The analogy isn’t too far-fetched, is it? In both cases, the options to ‘reform’ what’s sick and dysfunctional, to ‘persuade’ it to behave better, are limited, and insufficient. We have to use a combination of strategies, and manage our expectations. In both cases, there’s a chance we can bring down the monster, at least for awhile, and a chance we cannot.”

Not too far-fetched at all! But the options to reform the cancer are not insufficient. They are non-existent. Besides, why would you want to try? Re-forming the cancer is not really a useful tack. We do know a bit about how to kill it. Our therapies aim to kill malignant growth to give the body another chance. But in order for the body (the remaining healthy part) to be able to reform itself, its immune system must be jolted into action. After all, the immune system normally goes after rogue cells as a matter of fact. We must enable it to do so again. Doctors may be fooling themselves within their current cancer-fighting paradigm, but the healthy body knows how to defeat cancer cells. It does it preventively all the time.

Perhaps my experience can be of use in fleshing out a few guidelines. What worked for me is this:

  • learning (if I had entered the terrible “hopeless” stage without having done my homework when I was still relatively well, I would not have made it)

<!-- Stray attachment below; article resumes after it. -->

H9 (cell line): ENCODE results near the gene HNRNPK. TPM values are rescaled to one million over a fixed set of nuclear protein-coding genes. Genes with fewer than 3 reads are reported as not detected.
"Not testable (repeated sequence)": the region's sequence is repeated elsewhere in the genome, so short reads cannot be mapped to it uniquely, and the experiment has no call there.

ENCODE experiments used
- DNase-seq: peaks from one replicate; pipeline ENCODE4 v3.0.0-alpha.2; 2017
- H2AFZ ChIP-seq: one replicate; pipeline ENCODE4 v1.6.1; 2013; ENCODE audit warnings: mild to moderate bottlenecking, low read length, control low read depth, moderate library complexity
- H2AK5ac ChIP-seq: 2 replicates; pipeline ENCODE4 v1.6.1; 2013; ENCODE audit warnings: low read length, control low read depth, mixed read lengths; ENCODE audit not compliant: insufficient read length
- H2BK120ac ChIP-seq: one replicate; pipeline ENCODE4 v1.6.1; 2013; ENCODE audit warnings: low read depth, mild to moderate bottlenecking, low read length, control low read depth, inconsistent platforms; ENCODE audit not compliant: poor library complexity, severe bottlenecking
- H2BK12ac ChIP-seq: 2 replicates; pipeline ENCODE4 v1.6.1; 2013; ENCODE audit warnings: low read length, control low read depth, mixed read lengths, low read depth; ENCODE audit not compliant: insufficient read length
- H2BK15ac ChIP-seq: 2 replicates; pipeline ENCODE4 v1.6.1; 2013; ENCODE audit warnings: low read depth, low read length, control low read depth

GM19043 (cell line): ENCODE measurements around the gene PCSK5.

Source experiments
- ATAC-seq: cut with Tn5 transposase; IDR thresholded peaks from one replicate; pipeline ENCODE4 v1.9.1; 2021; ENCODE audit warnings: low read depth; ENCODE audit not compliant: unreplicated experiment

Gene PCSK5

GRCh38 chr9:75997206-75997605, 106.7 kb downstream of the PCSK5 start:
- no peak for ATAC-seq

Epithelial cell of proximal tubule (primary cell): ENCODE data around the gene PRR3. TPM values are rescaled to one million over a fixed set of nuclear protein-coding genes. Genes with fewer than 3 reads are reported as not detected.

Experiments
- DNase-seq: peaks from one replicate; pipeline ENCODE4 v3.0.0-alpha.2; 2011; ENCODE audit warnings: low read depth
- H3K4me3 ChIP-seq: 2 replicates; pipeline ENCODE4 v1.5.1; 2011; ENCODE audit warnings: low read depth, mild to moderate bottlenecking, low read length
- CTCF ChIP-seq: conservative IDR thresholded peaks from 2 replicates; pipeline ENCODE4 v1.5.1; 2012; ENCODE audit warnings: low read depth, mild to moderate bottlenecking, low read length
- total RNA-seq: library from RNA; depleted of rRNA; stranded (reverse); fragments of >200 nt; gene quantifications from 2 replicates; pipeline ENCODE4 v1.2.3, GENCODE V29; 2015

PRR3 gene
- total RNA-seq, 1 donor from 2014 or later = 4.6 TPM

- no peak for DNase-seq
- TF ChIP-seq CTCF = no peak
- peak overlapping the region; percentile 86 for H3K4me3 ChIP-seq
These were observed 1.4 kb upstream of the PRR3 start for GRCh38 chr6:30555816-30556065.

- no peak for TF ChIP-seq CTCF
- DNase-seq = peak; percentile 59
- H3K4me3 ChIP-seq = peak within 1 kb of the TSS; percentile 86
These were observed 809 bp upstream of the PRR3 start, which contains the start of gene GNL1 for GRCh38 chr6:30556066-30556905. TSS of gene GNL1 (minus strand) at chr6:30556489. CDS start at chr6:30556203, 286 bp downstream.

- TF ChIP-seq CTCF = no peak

• community (the support of others kept me alive during the worst of times, and helped me find what I needed to survive; putting together another health team after my docs had given up on me was also crucial)
  • finding a novel way to kill the cancer cells (entered a clinical trial)
  • jolting my immune system with an alternative therapy designed to do just that (key!)
  • living differently

I did not “bring down” the cancer. My focus was to do everything I knew how, and more, to kill off a significant part of the invasion without doing irreparable damage to the healthy part of me, to jolt my body into a new vigilance, and to help it heal at another level of functioning.

Cancers are very rarely contagious, but arise spontaneously in organisms weakened in their immune function. Like cancers, civilizations have arisen over and over again after the last one had crashed, in different parts of the world. They arose, I think, because human societies were – here and there — similarly weakened. Dave writes: Because cancers are evolutionary phenomena, trying to prevent cancers is like trying to prevent evolution. Perish the thought! The healthy body can recognize and neutralize the cancer cell before it develops into runaway growth, because it too has evolved right along with the cancer cell’s evolution. The question that pursues me nowadays is this: can we come together as a body politic whose “immune system” will be able to neutralize the malignancy?

Dave wraps up: In both cases, if we limit ourselves to personal actions, try to go it alone, we’re not going to succeed nearly as well as if we work collectively and collaboratively with our communities.

Well put: neither the lone hero, nor the collective alone will make the crucial difference. Many strategies are needed, both personal and collaborative. Without the “me” in the equation, it’s a bunch of muddle-headed hypocrisy. And without the “community” in it, the attempted healing process will be too weak and too slow. But even more importantly, what will jolt the human species’ immune system to action?